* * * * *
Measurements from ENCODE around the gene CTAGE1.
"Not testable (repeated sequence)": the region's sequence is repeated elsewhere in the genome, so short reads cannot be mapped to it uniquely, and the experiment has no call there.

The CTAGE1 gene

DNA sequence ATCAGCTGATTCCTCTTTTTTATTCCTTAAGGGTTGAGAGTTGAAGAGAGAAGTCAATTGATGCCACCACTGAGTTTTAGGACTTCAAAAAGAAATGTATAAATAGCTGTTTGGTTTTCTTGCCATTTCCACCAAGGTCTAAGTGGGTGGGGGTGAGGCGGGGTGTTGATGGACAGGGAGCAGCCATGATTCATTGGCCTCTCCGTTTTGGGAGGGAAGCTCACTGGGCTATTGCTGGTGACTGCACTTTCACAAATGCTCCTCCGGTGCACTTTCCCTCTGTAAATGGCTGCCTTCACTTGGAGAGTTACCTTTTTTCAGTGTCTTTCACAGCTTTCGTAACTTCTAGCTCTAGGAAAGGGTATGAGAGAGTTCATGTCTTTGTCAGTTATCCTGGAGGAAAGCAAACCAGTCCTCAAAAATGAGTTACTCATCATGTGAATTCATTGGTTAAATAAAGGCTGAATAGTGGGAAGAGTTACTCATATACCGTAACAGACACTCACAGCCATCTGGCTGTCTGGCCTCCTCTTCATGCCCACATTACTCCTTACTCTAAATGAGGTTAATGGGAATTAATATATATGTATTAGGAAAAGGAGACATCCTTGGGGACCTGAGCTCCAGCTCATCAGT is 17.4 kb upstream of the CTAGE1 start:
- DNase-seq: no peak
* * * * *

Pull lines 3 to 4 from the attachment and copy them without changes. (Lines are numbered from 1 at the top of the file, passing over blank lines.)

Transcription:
The CTAGE1 gene

DNA sequence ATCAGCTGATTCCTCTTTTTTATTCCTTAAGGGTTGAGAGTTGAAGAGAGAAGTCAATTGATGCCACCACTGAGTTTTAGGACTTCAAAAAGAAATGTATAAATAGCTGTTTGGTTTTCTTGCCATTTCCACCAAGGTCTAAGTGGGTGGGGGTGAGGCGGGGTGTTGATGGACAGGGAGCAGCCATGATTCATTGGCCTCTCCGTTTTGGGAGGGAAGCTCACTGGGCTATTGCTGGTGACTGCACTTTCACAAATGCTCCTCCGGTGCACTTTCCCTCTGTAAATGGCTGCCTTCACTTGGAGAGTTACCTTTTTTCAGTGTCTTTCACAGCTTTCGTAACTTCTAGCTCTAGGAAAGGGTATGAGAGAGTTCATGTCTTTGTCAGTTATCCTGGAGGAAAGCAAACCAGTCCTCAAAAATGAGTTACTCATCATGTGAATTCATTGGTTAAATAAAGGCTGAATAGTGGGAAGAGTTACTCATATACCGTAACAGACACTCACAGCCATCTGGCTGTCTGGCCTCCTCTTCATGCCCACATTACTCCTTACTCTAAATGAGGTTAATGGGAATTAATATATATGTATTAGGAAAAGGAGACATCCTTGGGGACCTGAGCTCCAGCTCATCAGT is 17.4 kb upstream of the CTAGE1 start: